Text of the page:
Pain equal to that of cancer strikes 30 to 80 percent of AIDS patients and increases as the disease progresses.
AIDS pain is caused by many factors: cancer, opportunistic infections, peripheral neuropathy (PN), a condition of the peripheral nervous system. The peripheral nervous system includes all the nerves outside of the brain and spinal cord, such as nerves that send sensations from the hands and feet.
PN is a result of damage to the peripheral nerves. This nerve damage affects the nerve's ability to send pain and sensation impulses from the feet and hands to the brain. It can become so severe that a person is unable to walk.
There are several causes of nerve damage resulting in PN. Anything that can cause damage to the peripheral nerves can cause PN. Some examples are:
Opportunistic infections occur as a side effect of some medications including those used to treat HIV and as a result of damage caused by HIV itself.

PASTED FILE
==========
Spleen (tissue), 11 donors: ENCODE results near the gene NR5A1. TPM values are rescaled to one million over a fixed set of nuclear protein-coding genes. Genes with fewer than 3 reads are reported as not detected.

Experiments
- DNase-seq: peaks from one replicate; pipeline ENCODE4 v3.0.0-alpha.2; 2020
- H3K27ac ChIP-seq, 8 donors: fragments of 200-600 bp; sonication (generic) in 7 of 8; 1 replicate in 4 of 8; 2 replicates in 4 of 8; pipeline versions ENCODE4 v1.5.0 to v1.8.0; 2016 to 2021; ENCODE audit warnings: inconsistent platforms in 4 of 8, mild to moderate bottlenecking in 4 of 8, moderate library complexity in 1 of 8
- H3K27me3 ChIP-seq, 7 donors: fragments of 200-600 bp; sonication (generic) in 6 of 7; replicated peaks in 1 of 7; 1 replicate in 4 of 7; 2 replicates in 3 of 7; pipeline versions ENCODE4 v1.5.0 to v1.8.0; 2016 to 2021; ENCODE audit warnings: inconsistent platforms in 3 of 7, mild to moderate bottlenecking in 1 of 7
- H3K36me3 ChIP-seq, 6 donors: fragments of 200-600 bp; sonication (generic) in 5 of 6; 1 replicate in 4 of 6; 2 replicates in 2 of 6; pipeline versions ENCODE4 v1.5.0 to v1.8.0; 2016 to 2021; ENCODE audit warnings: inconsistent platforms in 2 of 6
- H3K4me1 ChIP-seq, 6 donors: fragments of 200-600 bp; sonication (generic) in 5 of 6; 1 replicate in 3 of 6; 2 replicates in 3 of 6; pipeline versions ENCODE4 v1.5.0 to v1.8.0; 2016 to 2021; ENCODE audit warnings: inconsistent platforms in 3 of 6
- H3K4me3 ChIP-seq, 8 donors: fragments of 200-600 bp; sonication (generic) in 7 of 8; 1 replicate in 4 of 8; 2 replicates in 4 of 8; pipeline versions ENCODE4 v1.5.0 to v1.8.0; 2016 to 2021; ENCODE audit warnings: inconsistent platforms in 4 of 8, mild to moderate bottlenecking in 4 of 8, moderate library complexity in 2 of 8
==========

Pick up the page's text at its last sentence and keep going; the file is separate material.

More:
Some but not all HIV drugs can cause PN. In addition there are some medications used to treat associated conditions that can also cause PN. Medications known to cause PN are:
If acted upon quickly, stopping the medication in question will usually resolve the PN. On occasion, lingering symptoms of PN will persist after stopping the meds.
If you're experiencing the symptoms of PN, contact your doctor immediately.
Medicines used to control PN include:
CMV can cause retinitis (blurred vision and blindness), painful swallowing, diarrhea, and pain, weakness, and numbness in the legs.
For people infected with HIV through needle exposure -- probably due to drug use -- 40% or more may also have hepatitis C. The National AIDS Treatment Advocacy Program Hepatitis Section (NATAP)was started to raise awareness about this problem, and to provide basic education and more advanced scientific information. They offer extensive information on Hepatitis.
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